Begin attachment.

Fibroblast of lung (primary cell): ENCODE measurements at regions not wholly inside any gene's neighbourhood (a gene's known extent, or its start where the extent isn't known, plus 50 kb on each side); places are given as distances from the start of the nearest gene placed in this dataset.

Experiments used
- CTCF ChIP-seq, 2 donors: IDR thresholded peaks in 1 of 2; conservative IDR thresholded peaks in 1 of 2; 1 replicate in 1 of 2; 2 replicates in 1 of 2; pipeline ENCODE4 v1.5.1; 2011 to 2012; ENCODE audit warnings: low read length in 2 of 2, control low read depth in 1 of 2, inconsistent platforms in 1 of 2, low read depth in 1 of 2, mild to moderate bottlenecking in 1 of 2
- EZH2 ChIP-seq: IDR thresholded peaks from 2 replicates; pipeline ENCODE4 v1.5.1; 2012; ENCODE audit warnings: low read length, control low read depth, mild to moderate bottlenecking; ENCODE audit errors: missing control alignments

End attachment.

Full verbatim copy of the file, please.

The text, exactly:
Fibroblast of lung (primary cell): ENCODE measurements at regions not wholly inside any gene's neighbourhood (a gene's known extent, or its start where the extent isn't known, plus 50 kb on each side); places are given as distances from the start of the nearest gene placed in this dataset.

Experiments used
- CTCF ChIP-seq, 2 donors: IDR thresholded peaks in 1 of 2; conservative IDR thresholded peaks in 1 of 2; 1 replicate in 1 of 2; 2 replicates in 1 of 2; pipeline ENCODE4 v1.5.1; 2011 to 2012; ENCODE audit warnings: low read length in 2 of 2, control low read depth in 1 of 2, inconsistent platforms in 1 of 2, low read depth in 1 of 2, mild to moderate bottlenecking in 1 of 2
- EZH2 ChIP-seq: IDR thresholded peaks from 2 replicates; pipeline ENCODE4 v1.5.1; 2012; ENCODE audit warnings: low read length, control low read depth, mild to moderate bottlenecking; ENCODE audit errors: missing control alignments